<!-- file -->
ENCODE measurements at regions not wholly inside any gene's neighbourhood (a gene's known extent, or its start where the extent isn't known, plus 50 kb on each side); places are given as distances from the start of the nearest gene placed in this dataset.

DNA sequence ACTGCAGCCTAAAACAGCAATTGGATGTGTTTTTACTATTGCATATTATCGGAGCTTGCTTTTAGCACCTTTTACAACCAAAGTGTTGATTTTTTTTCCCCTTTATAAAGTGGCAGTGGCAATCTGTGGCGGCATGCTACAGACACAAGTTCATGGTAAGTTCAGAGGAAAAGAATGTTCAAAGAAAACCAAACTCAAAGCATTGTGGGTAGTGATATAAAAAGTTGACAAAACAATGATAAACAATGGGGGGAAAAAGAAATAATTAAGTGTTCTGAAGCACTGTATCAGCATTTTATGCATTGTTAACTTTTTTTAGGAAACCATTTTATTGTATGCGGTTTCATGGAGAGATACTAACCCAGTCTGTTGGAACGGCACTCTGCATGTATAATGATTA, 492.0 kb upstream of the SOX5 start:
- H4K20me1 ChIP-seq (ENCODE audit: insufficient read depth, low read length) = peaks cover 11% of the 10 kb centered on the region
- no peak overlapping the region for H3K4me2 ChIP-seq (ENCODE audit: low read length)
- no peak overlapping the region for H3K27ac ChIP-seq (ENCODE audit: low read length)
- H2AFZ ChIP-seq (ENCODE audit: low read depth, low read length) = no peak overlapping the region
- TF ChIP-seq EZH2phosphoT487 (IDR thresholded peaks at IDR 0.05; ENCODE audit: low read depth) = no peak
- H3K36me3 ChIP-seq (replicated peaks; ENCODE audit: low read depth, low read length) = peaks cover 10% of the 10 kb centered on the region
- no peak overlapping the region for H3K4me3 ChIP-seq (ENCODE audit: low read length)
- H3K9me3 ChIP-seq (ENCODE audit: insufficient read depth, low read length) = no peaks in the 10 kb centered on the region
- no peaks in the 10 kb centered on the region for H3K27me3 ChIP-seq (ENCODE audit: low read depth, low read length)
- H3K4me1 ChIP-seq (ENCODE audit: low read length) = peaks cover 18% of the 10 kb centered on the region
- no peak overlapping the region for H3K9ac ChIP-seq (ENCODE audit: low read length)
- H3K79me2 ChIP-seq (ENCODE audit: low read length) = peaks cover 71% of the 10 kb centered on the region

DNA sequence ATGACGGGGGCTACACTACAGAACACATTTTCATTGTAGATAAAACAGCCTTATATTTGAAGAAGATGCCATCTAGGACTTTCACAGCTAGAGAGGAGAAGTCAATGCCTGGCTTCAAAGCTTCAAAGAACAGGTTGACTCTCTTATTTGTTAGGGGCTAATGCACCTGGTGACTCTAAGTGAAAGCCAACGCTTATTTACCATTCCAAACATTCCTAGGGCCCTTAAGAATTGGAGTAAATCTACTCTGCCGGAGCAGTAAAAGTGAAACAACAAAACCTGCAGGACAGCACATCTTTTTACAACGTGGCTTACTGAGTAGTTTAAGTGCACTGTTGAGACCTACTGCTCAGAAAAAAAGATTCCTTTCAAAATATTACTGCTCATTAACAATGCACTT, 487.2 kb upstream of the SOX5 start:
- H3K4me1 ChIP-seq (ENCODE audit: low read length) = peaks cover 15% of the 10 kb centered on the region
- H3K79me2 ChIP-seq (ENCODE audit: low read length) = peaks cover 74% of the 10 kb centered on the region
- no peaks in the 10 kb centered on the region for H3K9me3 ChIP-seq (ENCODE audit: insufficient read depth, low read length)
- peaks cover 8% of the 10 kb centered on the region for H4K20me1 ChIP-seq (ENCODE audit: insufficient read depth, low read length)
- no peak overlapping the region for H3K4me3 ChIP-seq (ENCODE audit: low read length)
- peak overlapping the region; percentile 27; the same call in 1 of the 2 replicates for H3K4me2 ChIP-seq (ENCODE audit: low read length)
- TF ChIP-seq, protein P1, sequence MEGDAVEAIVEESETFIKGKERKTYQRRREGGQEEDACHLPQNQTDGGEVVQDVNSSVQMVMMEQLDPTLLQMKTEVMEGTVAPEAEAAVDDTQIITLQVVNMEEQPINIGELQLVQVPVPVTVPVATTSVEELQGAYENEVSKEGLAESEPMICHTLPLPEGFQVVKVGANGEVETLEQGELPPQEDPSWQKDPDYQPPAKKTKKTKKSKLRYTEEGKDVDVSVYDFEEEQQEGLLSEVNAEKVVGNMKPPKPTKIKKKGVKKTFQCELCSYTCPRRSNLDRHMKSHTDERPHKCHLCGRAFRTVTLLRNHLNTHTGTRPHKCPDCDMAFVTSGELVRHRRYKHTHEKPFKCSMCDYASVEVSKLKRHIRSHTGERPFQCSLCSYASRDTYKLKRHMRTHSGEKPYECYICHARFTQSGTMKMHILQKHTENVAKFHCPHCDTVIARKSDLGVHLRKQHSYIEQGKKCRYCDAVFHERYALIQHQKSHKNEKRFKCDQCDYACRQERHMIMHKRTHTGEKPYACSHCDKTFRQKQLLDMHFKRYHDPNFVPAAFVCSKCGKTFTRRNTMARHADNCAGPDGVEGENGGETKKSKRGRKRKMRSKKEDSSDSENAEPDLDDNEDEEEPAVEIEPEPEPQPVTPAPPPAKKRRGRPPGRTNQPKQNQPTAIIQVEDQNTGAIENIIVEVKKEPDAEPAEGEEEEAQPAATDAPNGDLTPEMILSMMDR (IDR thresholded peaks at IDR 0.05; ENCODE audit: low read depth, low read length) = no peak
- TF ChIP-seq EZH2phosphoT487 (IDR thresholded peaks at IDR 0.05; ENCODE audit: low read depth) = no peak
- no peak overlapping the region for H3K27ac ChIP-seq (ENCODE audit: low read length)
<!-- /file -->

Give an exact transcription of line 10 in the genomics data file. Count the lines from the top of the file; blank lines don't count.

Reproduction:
- H3K9me3 ChIP-seq (ENCODE audit: insufficient read depth, low read length) = no peaks in the 10 kb centered on the region